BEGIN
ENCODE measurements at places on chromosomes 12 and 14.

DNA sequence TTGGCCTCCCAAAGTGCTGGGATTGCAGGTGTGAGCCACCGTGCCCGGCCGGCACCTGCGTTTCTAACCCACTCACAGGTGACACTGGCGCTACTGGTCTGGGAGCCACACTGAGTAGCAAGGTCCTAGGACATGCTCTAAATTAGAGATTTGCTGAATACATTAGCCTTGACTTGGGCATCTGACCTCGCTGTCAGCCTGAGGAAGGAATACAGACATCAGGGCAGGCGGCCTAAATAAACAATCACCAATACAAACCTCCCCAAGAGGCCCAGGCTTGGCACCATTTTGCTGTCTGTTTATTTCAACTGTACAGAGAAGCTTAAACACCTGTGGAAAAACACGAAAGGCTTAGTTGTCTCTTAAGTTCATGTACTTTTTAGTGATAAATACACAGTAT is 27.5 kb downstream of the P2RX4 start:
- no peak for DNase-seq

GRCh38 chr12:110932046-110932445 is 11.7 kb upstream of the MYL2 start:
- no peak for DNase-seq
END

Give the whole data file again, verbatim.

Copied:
ENCODE measurements at places on chromosomes 12 and 14.

DNA sequence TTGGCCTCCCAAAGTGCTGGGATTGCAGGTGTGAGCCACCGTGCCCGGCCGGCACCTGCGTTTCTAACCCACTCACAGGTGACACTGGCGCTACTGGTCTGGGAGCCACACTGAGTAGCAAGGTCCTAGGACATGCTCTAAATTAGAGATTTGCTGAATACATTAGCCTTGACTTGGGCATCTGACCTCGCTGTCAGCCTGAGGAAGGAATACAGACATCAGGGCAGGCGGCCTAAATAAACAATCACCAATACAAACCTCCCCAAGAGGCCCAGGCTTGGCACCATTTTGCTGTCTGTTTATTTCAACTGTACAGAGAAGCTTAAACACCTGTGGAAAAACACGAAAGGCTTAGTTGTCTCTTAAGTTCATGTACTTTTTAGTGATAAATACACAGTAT is 27.5 kb downstream of the P2RX4 start:
- no peak for DNase-seq

GRCh38 chr12:110932046-110932445 is 11.7 kb upstream of the MYL2 start:
- no peak for DNase-seq